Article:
Like a Mafia godfather, Korn apparently made Temasek an offer. The “Thai government is proposing to buy Thaicom Plc from Singapore-based Temasek Holdings to avoid future conflicts stemming from the use of the company’s satellites to air anti-government broadcasts…”. The wording of the article is a little unclear: “Korn … ask[ed] Temasek if it would be possible for a Thai state enterprise, either MCOT or CAT Telecom, to take over Temasek’s indirect investment in the satellite operator.” Temasek’s response is not yet known.

Unsatisfied, it is reported that the “Thai government is still pursuing the idea under a government-to-government deal, which could result in changes in the terms for the remaining 12 years of Thaicom’s concession, or even a new satellite concession.” The idea is to make Thaicom effectively “a state enterprise and the government would find it easier to regulate satellite broadcasting.”

Temasek might like to offload Thaicom as the investment hasn’t been particularly easy to deal with and there have been numerous clashes with the military and post-coup governments. It is also an “industry is highly competitive with low margins.”

In other words, the implication of this story is that the Abhisit regime and its royalist backers are prepared to spend billions of taxpayers money to protect themselves and the monarchy. Censorship is tightening even further, and this authoritarian, military-backed regime wants to cut off all opposition media.

Update: Bloomberg BusinessWeek has a longish story on the proposed purchase of Thaicom and converting it into a state agency, meaning tighter censorship. It notes the Mafia-like offer that can’t be refused from a determined right-wing regime. The market price of Thaicom has increased but is still below its book value.





Abhisit, violence and the Songkhran Uprising

27 08 2009

There is an audio clip doing the rounds that purports to be Democrat Party Prime Minister Abhisit Vejjajiva ordering the use of violent force against red shirt demonstrators during April’s Songkhran Uprising. Abhisit doesn’t deny it is his voice, but says the clip has been doctored to change what is said on the clip. The red shirts deny being part of any “dirty trick.”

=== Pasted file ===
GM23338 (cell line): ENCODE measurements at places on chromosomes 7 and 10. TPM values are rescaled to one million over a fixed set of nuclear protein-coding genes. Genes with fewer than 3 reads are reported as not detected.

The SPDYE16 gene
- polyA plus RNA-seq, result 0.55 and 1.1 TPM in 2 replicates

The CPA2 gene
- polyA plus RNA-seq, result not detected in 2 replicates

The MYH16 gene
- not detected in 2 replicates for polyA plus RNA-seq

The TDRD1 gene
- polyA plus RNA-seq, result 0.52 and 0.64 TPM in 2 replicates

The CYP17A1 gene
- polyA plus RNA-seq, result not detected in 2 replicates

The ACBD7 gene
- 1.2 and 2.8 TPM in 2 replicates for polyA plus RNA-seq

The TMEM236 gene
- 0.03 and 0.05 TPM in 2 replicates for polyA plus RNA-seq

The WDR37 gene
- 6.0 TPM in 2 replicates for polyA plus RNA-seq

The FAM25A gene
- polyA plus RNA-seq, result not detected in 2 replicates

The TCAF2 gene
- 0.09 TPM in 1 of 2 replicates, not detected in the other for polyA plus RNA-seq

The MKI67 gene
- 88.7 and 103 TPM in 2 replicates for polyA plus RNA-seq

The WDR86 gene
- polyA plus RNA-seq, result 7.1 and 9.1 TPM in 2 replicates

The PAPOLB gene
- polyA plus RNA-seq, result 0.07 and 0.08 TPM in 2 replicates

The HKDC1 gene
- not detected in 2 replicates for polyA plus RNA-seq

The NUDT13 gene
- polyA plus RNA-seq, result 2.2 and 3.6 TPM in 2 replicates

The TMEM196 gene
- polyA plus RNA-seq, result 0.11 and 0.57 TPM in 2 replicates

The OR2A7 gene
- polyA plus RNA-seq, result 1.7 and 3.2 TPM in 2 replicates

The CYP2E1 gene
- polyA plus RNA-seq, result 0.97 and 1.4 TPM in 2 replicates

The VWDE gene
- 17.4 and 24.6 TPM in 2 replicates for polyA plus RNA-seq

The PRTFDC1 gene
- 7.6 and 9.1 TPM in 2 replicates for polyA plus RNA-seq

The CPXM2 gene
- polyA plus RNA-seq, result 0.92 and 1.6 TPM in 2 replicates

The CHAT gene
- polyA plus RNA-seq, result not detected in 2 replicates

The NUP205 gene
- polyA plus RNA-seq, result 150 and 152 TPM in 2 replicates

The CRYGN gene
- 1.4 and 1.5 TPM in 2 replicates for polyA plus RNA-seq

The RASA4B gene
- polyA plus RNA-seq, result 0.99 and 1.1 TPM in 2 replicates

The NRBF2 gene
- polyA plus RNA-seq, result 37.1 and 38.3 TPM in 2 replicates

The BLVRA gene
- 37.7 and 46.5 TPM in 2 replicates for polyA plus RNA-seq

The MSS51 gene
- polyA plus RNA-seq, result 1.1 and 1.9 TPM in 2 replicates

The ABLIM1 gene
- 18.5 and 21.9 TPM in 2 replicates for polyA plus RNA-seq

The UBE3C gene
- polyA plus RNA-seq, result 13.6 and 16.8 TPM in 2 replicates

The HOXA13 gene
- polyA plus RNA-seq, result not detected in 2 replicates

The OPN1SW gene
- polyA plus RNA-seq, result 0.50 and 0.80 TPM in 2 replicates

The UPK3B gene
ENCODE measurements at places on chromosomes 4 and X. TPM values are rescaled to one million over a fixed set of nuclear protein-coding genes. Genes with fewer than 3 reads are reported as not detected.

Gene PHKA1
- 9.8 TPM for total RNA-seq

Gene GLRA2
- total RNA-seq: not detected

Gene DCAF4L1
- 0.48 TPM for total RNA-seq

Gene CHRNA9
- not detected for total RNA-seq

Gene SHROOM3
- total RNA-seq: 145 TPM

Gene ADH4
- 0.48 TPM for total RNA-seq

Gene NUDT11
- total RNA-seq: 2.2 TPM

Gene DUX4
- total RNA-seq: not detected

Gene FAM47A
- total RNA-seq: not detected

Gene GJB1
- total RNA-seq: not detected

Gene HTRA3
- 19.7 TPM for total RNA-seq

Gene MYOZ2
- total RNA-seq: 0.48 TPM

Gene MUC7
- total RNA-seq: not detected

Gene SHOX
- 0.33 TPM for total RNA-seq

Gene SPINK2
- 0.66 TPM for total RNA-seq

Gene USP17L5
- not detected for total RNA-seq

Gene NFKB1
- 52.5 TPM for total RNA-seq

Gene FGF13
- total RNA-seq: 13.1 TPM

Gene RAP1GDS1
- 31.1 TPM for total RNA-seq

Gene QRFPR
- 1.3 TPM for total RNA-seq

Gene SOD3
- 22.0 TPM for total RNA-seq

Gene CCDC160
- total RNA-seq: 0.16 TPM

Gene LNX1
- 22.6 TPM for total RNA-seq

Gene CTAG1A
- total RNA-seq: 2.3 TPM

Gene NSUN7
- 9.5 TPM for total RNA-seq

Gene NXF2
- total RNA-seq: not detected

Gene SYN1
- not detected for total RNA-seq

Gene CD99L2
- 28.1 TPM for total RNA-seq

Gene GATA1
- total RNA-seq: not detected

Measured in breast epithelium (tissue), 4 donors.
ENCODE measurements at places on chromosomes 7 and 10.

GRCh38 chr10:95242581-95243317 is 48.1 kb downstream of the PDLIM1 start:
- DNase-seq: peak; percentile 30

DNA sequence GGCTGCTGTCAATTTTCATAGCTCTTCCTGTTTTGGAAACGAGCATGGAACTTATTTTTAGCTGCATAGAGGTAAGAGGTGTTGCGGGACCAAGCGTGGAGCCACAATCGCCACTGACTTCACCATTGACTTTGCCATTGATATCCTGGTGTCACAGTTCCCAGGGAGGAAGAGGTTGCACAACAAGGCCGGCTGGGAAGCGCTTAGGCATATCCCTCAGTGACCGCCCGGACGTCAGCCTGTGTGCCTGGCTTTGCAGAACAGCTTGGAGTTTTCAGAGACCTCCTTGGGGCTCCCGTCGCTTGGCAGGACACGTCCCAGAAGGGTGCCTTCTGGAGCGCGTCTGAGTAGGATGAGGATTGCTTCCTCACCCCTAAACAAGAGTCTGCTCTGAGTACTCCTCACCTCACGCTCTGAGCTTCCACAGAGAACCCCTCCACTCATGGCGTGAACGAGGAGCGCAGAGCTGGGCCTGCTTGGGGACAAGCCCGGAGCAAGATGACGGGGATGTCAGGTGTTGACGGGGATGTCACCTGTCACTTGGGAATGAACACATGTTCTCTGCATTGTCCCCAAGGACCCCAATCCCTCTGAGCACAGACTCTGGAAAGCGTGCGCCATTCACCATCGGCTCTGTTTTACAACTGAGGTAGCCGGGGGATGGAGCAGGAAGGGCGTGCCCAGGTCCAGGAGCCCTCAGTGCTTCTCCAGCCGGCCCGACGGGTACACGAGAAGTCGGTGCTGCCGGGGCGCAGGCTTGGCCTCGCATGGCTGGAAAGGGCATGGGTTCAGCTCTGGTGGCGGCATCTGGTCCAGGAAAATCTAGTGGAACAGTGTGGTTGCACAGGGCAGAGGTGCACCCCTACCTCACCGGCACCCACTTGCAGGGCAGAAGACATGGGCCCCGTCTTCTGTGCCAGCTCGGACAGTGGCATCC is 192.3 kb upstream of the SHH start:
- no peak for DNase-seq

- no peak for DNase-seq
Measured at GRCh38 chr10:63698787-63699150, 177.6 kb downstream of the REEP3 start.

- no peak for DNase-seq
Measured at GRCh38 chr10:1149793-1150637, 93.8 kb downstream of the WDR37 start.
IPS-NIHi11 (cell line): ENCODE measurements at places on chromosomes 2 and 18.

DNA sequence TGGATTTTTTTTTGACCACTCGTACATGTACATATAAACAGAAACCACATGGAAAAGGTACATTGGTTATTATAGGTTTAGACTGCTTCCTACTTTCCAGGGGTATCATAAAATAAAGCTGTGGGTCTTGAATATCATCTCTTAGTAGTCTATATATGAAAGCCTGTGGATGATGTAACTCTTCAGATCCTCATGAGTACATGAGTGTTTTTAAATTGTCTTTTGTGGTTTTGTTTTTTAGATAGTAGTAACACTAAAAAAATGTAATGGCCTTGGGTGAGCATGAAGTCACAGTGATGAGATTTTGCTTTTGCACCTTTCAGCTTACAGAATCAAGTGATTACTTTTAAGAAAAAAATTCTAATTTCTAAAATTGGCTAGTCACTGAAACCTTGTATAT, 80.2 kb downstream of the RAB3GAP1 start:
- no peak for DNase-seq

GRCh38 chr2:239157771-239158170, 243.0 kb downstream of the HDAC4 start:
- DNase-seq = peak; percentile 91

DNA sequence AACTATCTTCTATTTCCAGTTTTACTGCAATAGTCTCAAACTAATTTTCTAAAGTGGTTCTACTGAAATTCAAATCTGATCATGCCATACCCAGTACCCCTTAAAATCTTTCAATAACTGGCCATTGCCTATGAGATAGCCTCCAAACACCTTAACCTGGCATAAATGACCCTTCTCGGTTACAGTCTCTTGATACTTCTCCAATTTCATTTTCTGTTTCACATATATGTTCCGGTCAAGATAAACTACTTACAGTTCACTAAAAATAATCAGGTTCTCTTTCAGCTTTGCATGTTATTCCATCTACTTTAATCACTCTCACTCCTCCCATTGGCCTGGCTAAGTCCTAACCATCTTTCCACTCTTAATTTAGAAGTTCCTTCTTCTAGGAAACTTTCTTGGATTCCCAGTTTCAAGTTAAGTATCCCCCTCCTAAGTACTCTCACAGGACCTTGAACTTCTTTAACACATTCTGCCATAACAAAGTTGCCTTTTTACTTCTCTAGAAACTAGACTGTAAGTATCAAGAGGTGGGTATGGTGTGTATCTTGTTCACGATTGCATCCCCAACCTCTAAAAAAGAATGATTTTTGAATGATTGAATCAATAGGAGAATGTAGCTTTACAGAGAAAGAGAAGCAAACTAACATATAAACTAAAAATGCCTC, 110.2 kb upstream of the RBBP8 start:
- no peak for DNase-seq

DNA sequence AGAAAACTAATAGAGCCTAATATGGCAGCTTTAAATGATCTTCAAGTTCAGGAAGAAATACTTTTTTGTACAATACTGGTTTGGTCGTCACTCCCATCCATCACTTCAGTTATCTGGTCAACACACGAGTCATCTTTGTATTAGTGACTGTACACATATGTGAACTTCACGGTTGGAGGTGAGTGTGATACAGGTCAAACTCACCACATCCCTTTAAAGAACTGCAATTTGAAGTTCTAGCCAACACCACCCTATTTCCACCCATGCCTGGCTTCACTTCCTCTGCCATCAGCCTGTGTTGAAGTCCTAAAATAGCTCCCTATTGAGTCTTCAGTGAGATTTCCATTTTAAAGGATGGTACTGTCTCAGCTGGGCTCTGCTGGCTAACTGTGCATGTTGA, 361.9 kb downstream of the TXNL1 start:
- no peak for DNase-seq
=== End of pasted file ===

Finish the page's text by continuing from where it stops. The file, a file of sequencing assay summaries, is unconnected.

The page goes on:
PPT had a link to the clip (see below) but it now seems to be gone – part of the Democrat Party-led government’s remarkably regular use of censorship.The site hosting the clip states:

หมายเหตุ “ไทยอินไซเดอร์” ทางเว็บมาสเตอร์ จำเป็นต้องถอดคลิปเสียงอื้อฉาวนี้ออก หลังได้รับการแจ้งจากหน่วยงานรัฐ มิเช่นนั้นจะทำการปิดเว็บ แต่เรายังขอลงเนื้อความที่มีการถอดคำต่อคำมาลง เพราะเชื่อว่า “ผู้อ่าน” มีวิจารณญาณในการรับข้อมูลข่าวสาร ว่าสิ่งใดควรเชื่อ หรือไม่ควรเชื่อ

28 ส.ค.2552

Recall the uproar when the Thaksin Shinawatra government tried to clamp down on the media. In fact, it seems to PPT that the Abhisit government is perhaps having more success in its censorship than Thaksin’s government did.

PPT has previously questioned Abhisit’s truthfulness. However, this time, we are going to assume that he is not lying. So what is happening?

In the Bangkok Post (27 August 2009: “PM: Altered audio clip misleading”) Abhisit confirms that “the voice” orders “officials to use force against red-shirt protesters…”. Abhisit states categorically: “the clip … is definitely an edited clip because I have never given out such order…” and he added that he could prove this fact. PPT will be interested in such evidence.

Sounding more and more like Thaksin Shinawatra when he was prime minister, Abhisit claims the clip was the “work of people with the ill intention of causing misunderstanding and instigating unrest, and added: “I will take legal action against whoever is involved…”. The voice clip was apparently played by the UDD’s DStation, and Abhisit “warned the red-shirt group not to spread the audio it because he would take legal action against them as well.”